Lately, it seems I’ve been faced with jobs and client situations I can only call embarrassing. Like having to use a tree for a guy anchor for a small tower, for instance. Certainly not the sort of thing one can take a picture of and put in one’s 2nd edition tower book, ya know?
Today Joe and I were faced with a takedown which sort of qualified. A tower that’s been standing for nearly 30 years, a simple Rohn 25G, three sections, used to hold up an 80M sloper. In excellent condition, shielded by the overhanging roof. But put up just slightly differently than Rohn specifies. There was a house bracket at 25 feet, done through the studs and complete with a solid backer board inside. But the tower itself had no base. It was merely resting atop the sidewalk. Client assured me had drilled through the sidewalk and stuck rebar inside the tower legs for support. Obviously climbing the tower was out of the question, as once the bracket was removed, the tower could fall. So it was ladder time. Then we had to cut away the paint on the windows to get them open, as I planned to tilt the entire assembled tower down, with a rope through the window, which Joe would hold, as I gently pulled the tower over, using the two front-most rebars as a hinge. Cutting through the back rebar proved it was NOT rebar, but the tower came over gently and easily, and we were able to lower it to ground smoothly, exactly as pre-visualized. Turns out, the leg supports were simple stubs of EMT conduit, which bent more easily than any rebar would have. The sections came apart quite easily, and we were gone in less than an hour. But both Joe and I are eager to get back to something approaching “real” situations!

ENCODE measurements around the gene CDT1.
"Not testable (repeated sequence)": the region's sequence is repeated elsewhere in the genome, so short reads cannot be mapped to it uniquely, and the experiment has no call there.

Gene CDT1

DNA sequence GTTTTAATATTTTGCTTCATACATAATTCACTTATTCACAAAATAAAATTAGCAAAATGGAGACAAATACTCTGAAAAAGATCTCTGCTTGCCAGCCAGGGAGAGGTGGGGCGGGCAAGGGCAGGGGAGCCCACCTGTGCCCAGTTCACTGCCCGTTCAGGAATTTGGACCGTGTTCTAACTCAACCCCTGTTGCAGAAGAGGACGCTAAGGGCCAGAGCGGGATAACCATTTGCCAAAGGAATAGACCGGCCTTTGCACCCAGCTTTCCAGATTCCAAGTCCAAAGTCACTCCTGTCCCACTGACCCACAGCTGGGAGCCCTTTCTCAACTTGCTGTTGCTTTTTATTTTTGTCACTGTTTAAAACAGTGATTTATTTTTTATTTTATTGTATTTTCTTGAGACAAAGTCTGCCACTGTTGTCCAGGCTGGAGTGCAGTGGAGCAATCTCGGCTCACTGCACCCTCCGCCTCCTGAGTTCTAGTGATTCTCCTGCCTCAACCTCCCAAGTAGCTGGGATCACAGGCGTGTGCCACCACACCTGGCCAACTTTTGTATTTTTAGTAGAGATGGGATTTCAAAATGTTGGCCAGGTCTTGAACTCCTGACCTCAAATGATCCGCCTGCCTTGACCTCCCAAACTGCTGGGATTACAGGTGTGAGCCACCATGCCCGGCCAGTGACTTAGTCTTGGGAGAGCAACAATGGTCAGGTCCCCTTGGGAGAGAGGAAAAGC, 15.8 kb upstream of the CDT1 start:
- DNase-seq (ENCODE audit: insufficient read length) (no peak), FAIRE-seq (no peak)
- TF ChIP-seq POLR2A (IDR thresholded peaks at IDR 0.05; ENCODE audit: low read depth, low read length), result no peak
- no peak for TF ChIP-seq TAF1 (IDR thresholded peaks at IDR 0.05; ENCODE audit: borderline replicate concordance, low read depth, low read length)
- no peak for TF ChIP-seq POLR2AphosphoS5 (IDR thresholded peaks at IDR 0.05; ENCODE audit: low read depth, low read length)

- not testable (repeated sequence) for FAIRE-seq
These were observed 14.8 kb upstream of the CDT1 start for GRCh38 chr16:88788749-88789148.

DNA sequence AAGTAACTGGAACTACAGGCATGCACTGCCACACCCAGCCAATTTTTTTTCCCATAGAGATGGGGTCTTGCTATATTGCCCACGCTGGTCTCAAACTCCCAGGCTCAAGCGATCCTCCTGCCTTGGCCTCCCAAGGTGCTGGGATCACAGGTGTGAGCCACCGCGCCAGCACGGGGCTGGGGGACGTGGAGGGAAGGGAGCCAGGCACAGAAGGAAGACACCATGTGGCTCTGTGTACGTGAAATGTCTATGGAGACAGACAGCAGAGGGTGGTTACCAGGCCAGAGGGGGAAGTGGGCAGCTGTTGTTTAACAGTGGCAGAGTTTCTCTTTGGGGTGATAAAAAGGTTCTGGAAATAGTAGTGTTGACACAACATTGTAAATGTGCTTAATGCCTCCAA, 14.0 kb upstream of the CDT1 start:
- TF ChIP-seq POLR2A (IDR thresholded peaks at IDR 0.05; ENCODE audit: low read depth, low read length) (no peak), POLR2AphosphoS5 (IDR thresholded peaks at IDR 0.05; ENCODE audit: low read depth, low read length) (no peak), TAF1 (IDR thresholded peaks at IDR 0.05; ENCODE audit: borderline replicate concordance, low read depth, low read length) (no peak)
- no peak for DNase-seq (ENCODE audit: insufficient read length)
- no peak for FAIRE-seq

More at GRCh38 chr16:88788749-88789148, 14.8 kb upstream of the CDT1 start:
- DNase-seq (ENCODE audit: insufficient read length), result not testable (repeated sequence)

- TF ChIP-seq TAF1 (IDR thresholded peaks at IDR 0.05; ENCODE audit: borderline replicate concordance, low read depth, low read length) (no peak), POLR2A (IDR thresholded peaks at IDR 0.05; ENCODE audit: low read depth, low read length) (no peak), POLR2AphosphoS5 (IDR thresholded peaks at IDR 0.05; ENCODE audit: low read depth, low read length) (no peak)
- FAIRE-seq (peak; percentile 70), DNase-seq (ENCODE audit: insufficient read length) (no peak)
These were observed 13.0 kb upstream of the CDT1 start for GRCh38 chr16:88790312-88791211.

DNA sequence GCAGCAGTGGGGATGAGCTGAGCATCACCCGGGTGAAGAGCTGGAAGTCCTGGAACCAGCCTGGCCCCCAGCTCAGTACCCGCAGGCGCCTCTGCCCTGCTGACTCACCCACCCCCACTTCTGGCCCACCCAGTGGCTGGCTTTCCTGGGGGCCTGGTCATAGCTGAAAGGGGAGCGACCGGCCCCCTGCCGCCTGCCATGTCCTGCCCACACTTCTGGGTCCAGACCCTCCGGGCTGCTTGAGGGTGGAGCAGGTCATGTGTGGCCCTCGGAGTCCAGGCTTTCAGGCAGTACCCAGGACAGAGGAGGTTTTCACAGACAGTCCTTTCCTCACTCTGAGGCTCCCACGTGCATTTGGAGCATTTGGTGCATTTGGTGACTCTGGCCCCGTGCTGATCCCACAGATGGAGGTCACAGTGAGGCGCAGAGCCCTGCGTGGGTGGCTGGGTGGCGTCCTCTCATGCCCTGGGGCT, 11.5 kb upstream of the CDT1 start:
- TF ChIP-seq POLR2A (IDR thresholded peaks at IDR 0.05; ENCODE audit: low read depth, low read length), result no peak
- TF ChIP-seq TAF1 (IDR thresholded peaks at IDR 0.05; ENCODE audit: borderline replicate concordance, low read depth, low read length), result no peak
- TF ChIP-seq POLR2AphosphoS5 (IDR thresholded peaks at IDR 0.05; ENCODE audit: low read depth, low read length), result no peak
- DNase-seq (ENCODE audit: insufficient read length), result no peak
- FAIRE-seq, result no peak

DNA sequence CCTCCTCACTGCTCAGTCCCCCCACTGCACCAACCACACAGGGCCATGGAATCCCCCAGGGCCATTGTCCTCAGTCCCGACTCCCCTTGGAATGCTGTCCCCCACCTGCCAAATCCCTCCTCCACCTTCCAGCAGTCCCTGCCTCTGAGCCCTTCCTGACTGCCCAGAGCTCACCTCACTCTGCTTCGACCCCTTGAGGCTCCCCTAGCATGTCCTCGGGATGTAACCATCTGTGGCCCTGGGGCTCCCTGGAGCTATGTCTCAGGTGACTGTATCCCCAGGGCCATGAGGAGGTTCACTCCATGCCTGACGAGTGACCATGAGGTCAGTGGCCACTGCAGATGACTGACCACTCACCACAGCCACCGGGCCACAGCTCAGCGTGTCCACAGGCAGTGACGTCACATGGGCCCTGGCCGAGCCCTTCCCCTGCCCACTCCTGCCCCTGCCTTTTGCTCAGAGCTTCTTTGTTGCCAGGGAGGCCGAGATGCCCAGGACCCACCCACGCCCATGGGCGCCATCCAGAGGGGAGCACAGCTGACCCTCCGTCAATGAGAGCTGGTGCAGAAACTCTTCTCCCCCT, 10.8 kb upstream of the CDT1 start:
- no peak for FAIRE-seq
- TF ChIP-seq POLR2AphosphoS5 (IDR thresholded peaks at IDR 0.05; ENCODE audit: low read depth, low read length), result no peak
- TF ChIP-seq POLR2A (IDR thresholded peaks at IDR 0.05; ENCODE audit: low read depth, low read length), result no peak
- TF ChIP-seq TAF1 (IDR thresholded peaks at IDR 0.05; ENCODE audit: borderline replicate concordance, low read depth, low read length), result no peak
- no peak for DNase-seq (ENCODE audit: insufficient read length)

Things assembled “by the book,” as it were, that we can climb normally, that we can honestly describe working on to our friends, that maybe we can take pictures of, for that 2nd edition, ya know?